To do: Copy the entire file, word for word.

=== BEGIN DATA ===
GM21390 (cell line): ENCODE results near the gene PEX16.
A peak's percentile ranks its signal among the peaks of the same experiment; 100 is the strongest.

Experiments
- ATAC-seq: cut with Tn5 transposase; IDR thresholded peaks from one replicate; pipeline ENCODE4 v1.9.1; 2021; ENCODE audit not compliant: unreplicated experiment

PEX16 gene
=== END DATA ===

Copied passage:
GM21390 (cell line): ENCODE results near the gene PEX16.
A peak's percentile ranks its signal among the peaks of the same experiment; 100 is the strongest.

Experiments
- ATAC-seq: cut with Tn5 transposase; IDR thresholded peaks from one replicate; pipeline ENCODE4 v1.9.1; 2021; ENCODE audit not compliant: unreplicated experiment

PEX16 gene